Researchers at Aston University and Russells Hall Hospital in the United Kingdom have discovered an extract in a common herbal tea that may halt the spread of breast cancer.

The ingredient comes from a plant, fagonia cretica, also known as Virgon's mantlem. The plant has traditionally been used in parts of rural Pakistan to help people fight breast cancer. What had been dismissed as a folkloric remedy now seems to be true. What's more, men and women who drink the tea do not report the same side effects associated with other, more aggressive remedies advocated by modern medicine, like chemotherapy or radiation. Many people who choose to treat their cancers with those methods suffer from difficult, uncomfortable side effects, like hair and weight loss as well as a drop in blood count.

Helen Griffith and Armutul R. Carmichael led the study. They tested the plant extract and found that it killed cancerous cells in breast tissue without damaging the other, healthy cells.

Researchers hope to discover in the future what particular compound or element in the plant is responsible for its cancer-fighting success. They also hope to discover whether the plant is as successful fighting cancer in human participants as it is in the laboratory. Researchers hope to study its effect in human subjects soon.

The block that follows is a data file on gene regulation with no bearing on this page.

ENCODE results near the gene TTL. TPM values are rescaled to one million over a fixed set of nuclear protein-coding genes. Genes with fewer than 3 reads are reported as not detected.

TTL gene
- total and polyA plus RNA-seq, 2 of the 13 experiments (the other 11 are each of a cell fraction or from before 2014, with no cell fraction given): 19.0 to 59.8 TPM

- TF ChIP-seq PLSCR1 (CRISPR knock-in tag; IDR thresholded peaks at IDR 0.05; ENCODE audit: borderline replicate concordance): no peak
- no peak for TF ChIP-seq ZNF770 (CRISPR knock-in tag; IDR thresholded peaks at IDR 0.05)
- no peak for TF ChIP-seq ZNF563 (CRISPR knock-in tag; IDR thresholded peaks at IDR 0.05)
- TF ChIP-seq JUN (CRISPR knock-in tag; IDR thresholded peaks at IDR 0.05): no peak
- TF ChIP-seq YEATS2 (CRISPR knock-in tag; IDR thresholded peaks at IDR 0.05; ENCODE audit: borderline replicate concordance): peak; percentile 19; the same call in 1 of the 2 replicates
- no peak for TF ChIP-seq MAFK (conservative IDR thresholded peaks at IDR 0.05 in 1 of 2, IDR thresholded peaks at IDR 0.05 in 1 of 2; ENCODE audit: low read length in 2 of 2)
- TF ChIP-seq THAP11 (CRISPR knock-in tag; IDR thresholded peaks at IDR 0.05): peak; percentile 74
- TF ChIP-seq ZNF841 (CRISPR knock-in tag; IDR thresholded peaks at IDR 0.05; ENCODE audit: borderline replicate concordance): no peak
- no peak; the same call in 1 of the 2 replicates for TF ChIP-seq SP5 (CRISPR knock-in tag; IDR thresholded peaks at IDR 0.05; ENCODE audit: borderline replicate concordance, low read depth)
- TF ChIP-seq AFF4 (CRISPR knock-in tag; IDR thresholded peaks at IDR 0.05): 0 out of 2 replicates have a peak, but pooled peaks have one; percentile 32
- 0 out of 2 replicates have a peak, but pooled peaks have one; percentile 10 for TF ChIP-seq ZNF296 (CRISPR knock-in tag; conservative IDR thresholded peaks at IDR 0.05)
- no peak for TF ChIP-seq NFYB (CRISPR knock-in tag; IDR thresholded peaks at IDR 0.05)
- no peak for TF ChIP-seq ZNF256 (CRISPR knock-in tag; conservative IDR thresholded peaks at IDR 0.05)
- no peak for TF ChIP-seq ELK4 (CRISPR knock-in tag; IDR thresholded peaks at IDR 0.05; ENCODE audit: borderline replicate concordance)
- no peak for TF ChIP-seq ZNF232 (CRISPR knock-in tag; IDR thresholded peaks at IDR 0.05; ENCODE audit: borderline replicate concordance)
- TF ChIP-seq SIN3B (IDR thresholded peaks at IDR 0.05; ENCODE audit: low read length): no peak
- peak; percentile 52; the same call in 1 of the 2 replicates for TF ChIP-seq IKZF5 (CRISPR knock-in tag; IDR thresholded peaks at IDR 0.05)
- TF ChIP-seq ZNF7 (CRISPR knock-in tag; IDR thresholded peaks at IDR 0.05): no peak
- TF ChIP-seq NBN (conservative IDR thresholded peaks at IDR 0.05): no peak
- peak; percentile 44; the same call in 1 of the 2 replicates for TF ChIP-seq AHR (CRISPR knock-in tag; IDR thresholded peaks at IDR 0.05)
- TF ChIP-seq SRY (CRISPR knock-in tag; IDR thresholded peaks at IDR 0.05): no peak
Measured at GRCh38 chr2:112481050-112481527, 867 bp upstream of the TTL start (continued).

Dr. Caitlin Palframann, a policy manager at the Breakthrough Breast Cancer, said in a statement, "Some of the most important cancer-fighting drugs are originally derived from plants. As this research is at the very earliest stage we won't know for quite some time whether drugs derived from this plant will be effective in treating breast cancer but we look forward to seeing any progress."

Researchers are very interested in finding new methods of cancer treatment, because of the range of severe side effects that can come with current kinds.

The plant is found in dry areas of Pakistan, India, Africa, and Europe.